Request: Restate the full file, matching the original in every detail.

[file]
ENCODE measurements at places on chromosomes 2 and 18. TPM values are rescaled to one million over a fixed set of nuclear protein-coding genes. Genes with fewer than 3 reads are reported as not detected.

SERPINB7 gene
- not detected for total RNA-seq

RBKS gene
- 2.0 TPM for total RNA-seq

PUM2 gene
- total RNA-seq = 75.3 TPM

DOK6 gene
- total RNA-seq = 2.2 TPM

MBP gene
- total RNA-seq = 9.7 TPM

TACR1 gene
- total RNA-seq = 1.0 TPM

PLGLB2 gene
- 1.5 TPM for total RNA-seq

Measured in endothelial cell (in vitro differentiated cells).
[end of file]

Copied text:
ENCODE measurements at places on chromosomes 2 and 18. TPM values are rescaled to one million over a fixed set of nuclear protein-coding genes. Genes with fewer than 3 reads are reported as not detected.

SERPINB7 gene
- not detected for total RNA-seq

RBKS gene
- 2.0 TPM for total RNA-seq

PUM2 gene
- total RNA-seq = 75.3 TPM

DOK6 gene
- total RNA-seq = 2.2 TPM

MBP gene
- total RNA-seq = 9.7 TPM

TACR1 gene
- total RNA-seq = 1.0 TPM

PLGLB2 gene
- 1.5 TPM for total RNA-seq

Measured in endothelial cell (in vitro differentiated cells).